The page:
Frederico Moscoso. General Manager at Casa Bonay
A native of Portugal and married with three children, Frederico Moscoso settled in Barcelona 13 years ago after working in Santiago de Compostela, Cannes, Madrid, Puerto de la Cruz, and Valença (in Portugal). He is currently General Manager of the Hotel Casa Bonay in Barcelona, a unique hotel composed of simple, sustainable spaces in which there is an emphasis on quality, attention to detail, cultural awareness, and the importance of connecting with the local community. "We believe in the importance of reconnecting body and soul," he says. There are currently 30 people working at the hotel, far fewer than before the pandemic.
Why did you choose Barcelona?
I didn't choose Barcelona; the company I was working for chose it for me. I didn't really want to come, but it was a promotion and I didn't dare say no and I didn't think Barcelona was so bad either. Then I changed jobs, fell in love with the city, and also with Nuria, the woman who was going to become my wife. So we ended up choosing to stay here. We then had our first daughter, Clara, got married, and soon after, our second daughter, Martina, was born. We have a house here now and have put down roots in the city.
What aspects of the city would you highlight as positive?
Barcelona is an incredibly appealing city. It is by the sea but also very close to the mountains, a combination that is not often found together; it also has an excellent climate and the gastronomy is superb. At the same time, it is a city that has good communications, while its inhabitants are hardworking, serious, responsible, and open to outsiders. It is well capable of innovating and is at the forefront in a whole variety of fields such as culture, design, pharmacology, medicine, and automotive engineering. Barcelona is a benchmark for many things and has tremendous charisma.
What aspects of the city need to be improved? How?
I wish there was less noise. In the mornings, I walk my daughters to school and in some streets I can hardly hear them speak. Pollution is also a major challenge as it harms all those who live here. I go to work every day on my bike and I do my errands by bike as well. I must have cycled some 1000km around the city; it's my way of doing my bit. I would encourage everyone to try cycling or using a scooter; there really needs to be less traffic in the center.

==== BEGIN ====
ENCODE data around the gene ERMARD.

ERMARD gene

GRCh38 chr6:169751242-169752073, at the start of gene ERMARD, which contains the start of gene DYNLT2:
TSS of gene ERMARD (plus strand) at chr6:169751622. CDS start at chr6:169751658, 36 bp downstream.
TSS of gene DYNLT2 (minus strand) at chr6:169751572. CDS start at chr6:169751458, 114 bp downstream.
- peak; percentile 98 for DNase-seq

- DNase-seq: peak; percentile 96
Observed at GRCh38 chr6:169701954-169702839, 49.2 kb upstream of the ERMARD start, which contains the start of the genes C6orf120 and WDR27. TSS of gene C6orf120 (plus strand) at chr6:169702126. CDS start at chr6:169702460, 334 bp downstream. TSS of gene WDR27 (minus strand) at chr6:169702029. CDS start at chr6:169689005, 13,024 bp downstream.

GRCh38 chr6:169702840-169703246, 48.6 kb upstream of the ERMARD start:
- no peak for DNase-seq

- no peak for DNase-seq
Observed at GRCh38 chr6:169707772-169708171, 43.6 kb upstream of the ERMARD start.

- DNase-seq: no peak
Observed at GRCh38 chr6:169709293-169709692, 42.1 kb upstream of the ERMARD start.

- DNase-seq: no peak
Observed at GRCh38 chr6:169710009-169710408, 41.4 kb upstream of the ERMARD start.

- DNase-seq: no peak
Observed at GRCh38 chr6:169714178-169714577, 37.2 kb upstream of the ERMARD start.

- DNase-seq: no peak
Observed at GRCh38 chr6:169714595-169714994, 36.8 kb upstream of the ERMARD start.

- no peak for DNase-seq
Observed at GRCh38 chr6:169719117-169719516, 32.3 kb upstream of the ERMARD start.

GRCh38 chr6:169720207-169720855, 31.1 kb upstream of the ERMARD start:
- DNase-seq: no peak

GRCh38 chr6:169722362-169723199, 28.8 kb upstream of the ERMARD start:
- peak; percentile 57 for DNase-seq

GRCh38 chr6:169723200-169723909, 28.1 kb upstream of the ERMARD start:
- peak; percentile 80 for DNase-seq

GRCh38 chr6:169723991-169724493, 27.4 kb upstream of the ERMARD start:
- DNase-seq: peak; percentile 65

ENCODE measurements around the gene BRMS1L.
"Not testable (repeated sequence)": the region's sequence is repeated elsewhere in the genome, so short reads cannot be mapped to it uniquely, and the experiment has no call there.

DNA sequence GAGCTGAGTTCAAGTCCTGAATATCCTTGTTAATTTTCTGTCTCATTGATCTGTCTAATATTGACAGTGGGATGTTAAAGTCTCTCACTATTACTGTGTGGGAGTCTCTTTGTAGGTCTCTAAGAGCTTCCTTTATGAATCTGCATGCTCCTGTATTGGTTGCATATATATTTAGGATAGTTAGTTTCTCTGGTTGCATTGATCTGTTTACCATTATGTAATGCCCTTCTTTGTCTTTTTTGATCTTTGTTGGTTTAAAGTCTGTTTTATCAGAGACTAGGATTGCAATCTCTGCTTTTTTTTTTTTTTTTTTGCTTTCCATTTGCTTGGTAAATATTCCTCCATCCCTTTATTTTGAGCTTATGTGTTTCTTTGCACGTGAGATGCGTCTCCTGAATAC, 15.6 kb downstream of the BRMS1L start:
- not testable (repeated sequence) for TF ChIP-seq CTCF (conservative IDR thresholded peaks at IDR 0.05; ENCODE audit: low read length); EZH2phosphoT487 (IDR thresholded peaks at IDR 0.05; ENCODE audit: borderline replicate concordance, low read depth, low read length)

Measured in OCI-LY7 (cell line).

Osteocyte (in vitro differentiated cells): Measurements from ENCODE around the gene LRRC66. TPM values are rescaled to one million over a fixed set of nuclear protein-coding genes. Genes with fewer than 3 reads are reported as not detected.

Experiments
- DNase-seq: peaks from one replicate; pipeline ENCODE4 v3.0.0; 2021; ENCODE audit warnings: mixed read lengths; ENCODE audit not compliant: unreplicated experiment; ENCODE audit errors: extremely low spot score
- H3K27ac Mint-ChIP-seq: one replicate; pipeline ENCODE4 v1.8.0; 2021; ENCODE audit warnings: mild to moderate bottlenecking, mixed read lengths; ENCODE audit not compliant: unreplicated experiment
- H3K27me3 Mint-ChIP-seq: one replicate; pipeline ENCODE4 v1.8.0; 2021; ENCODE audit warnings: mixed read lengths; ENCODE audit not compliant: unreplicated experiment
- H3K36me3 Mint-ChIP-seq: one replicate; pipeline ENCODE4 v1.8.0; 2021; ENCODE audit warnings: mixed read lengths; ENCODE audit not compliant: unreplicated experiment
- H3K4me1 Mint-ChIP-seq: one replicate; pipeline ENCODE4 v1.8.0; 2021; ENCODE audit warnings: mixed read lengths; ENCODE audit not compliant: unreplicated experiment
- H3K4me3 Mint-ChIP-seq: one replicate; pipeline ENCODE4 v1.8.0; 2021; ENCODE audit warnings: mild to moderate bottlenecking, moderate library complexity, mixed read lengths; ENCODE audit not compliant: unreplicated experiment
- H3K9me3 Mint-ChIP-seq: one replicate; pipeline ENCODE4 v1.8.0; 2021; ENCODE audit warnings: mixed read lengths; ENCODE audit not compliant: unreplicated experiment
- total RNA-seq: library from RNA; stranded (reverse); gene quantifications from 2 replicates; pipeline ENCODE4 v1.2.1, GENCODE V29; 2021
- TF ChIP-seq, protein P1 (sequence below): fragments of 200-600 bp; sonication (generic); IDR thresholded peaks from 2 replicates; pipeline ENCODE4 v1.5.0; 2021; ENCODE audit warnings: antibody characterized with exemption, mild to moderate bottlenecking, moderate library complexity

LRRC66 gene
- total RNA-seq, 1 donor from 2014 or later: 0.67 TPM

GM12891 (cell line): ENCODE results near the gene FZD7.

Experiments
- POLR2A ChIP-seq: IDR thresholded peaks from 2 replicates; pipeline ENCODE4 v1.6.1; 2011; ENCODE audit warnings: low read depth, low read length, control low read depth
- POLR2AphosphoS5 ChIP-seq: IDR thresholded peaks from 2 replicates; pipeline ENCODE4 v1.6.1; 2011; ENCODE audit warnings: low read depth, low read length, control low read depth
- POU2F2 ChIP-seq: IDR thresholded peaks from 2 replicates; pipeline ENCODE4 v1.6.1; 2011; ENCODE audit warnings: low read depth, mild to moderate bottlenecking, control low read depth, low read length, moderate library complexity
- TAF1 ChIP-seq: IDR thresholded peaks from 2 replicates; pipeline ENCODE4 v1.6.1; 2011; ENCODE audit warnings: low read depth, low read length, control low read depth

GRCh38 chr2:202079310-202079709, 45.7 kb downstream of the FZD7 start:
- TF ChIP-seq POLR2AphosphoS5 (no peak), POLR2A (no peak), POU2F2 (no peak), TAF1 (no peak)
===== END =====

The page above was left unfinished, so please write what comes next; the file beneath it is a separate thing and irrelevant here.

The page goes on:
The insecurity generated by pickpockets is also terrible and tougher laws need to be implemented to deal with the problem.
What are the strengths that will help the city overcome the COVID-19 crisis?
In my opinion, Barcelona's main strength is its people, its people and their great capacity for work and commitment. The business fabric of the city and its capacity for innovation are also key. If the people, the stores, and the businesses survive, the city survives. I have no doubt about that.
What challenges do you think the city will face once the health emergency is over?
The same as before the pandemic: pollution, mobility, and safety.
What do you expect from Barcelona in the coming years?
I hope that it recovers, that it fills up with life again, and that its people recover their businesses and jobs. I also hope that there will be new start-ups and that the visitors and the profusion of new talent that we have seen in recent years return. People always notice what's happening in Barcelona, and this will continue to be the case.
Which city do you consider to be your home city? What do you miss most?
Without a doubt, Barcelona is my city, but what I miss most is enjoying surfing the waves on the beaches of Portugal. Of course, I also miss my friends and family, who are a long way away and have been much missed, particularly during the coronavirus pandemic.